‘Explorers’

Title: Explorers (1985)
Rated: PG
Directed by: Joe Dante
Starring: Ethan Hawke as Ben Crandall
              River Phoenix as Wolfgang Muller
              Jason Presson as Darren Woods
Tagline: “You don’t need a driver’s license to reach the stars!”

By: Bo from Last Blog on the Left

Pre-screening memories: Ah, Explorers, I hardly remember ye.  When a buddy mentioned the movie, I had to freeze in place a moment as synapses not fired in years began to reconnect and offer up flashes of spaceships and a young River Phoenix.  And, then, more came.  I remembered the spaceship, looking much like the riders’ car from a Tilt-a-Whirl at a local fair, and the thing that drew me to the movie in the first place: adventure.

 

Ever a fan of the kids-on-their-own adventures like The Goonies (who are, indeed, good enough for me), and of the sci-fi flicks of my earlier years, such as Star Wars, this seemed like two great tastes that taste great together.  So why has Explorers fallen off the pop culture radar while others achieved ubiquitous reverence?  Who knows?  Prior to viewing again, I thought perhaps it was too fluffy, the Spacecamp-like entertainment that is immediately engaging, but has no lasting value; the cinematic equivalent of the Milky Way bar.  And those films have their place, the Saturday afternoon movies that you don’t feel guilty for falling asleep on, and no lingering urge to seek them out, to see what it is you missed while drooling on the arm of the couch.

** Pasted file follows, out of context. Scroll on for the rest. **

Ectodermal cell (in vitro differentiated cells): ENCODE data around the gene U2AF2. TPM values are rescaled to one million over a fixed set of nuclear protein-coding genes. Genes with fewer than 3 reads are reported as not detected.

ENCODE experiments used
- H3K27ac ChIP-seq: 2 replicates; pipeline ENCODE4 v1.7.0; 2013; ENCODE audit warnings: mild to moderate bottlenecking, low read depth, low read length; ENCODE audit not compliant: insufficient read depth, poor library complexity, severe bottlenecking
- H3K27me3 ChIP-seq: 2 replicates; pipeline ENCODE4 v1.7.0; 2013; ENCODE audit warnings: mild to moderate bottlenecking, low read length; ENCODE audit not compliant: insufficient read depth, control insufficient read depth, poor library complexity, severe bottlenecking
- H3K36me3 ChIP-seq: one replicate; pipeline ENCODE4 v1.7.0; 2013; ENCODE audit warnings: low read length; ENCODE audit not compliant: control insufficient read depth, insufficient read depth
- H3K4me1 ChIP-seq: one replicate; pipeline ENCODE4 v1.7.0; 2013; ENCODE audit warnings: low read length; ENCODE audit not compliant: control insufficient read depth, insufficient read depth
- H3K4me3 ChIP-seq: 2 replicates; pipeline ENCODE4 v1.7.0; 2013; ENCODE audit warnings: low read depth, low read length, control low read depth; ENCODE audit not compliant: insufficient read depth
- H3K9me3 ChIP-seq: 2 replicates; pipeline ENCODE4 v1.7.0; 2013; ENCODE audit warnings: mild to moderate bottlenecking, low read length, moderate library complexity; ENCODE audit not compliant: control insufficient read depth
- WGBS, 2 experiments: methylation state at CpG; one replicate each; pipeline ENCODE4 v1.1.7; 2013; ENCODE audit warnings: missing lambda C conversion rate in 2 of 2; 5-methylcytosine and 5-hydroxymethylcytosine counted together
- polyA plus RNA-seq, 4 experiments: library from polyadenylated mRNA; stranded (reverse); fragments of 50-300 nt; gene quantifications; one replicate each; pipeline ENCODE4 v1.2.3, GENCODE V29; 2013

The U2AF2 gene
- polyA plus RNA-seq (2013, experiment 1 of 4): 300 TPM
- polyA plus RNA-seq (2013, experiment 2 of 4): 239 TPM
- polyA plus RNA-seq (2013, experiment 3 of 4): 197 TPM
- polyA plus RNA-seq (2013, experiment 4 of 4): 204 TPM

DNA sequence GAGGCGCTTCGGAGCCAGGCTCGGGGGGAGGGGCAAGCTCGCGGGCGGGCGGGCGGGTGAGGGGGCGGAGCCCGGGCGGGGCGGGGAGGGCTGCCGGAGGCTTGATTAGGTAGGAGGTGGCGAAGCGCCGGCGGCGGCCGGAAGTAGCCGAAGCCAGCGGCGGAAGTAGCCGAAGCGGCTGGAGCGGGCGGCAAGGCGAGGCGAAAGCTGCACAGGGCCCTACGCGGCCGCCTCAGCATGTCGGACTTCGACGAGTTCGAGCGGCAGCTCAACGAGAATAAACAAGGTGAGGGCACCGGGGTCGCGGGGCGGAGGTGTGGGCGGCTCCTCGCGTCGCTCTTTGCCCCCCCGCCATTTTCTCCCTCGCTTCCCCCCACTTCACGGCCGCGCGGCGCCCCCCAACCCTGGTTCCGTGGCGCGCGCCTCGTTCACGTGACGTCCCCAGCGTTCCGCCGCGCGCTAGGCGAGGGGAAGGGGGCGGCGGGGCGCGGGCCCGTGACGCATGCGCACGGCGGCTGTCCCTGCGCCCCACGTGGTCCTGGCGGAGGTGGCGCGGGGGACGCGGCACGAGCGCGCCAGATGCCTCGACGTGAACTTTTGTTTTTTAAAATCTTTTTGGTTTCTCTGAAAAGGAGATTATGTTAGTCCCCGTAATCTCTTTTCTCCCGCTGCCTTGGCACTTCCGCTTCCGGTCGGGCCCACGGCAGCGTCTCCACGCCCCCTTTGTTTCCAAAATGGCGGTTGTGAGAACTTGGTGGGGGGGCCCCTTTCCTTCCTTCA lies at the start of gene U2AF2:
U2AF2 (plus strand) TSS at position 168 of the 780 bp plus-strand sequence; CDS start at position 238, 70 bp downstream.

Explorers is the tale of three kids who start having dreams of circuit boards, which they actually build.  Needless to say, it’s a fantasy.  The circuit boards turn out to be a method of traveling to the stars via some sort of electric bubble.  When they begin to receive strange messages while journeying in their makeshift spacecraft, they follow the signal into the stars and meet irritating aliens.

 

This is a movie that is more heart than brain by a long shot.  The spirit is so willing, too.  The themes of the outcast kids banding together to do something unexpected and wonderful hits all the right notes.  The first act of the movie hums along, introducing its characters well, and even treating the viewer to some post-Tron graphics that have managed to become quaint by today’s standards.  The whole thing goes off the rails, though, once the trio makes it to the aliens’ ship.  There are several too-long sequences that bog down the film as the kids investigate the strange alien vessel, but that’s nothing compared to the out-and-out trippiness of the aliens themselves.  Apparently, they’ve had access to Earth television, which has, in fact, rotted their brains.  They are schizophrenic and the scene overstays its welcome with a weird intergalactic talent show that’s about as entertaining as you remember every talent show you’ve ever seen.

 

New memories